Tal Yifat – “Generalization from Case Studies: a Critique of Social Scientific Theory and Practice”
In-depth case studies are widely recognized in the social sciences as useful for the study and theorization of social processes. However, a key challenge to case studies has been the establishment of general theoretical claims. A main line of argument for the generalizability of case studies suggests that they allow for generalization to theoretical propositions, as opposed to statistical generalization from a sample to a population. This claim for generalization to abstract theoretical presuppositions, I argue, glosses over the fact that theoretical generalizations, like statistical ones, in fact generalize from a smaller set of studied cases (either a single case or a sample of cases) to a larger set of theoretically relevant cases. Once this is recognized, some aspects of generalization from case studies emerge as problematic, especially if we assume that the observed world may behave probabilistically. I conclude that case studies are particularly useful for generating and illustrating the application of new theoretical possibilities, but are limited in their ability to establish the validity of theoretical propositions for a set of relevant cases. I will discuss some variations of the argument for theoretical generalization from case studies, including multiple case study, comparative case study and even some types of sample-based generalization.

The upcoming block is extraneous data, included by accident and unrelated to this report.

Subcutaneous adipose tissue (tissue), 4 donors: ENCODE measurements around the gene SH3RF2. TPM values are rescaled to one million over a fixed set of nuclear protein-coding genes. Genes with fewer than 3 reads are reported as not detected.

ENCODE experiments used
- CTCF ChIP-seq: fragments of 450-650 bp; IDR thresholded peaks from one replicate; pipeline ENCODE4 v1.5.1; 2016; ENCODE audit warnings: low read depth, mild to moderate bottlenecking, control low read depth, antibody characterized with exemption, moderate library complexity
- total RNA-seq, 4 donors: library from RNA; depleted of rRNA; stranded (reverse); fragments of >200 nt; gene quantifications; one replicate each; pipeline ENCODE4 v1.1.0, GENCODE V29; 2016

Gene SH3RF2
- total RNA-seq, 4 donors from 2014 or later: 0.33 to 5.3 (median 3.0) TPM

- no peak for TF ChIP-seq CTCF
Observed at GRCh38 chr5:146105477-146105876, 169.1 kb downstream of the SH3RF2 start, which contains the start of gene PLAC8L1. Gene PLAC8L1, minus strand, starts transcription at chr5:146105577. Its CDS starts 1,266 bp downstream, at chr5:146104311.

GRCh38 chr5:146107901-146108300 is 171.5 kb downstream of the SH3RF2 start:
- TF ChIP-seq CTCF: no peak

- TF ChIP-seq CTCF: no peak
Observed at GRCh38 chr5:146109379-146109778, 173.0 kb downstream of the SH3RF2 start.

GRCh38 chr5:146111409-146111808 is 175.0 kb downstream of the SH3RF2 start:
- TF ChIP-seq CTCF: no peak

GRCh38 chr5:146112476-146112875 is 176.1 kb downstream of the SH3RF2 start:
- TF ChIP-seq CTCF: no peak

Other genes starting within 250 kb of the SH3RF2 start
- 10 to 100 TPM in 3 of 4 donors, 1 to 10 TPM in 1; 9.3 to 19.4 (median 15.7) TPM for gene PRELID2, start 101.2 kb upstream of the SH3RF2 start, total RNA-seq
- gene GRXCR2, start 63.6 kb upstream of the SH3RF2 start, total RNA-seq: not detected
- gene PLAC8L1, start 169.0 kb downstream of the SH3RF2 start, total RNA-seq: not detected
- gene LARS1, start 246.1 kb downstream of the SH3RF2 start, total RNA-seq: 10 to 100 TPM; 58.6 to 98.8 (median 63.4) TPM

Monday Nov 30th, Room SS302, 12-1
*Please arrive at 11.45 for light refreshments*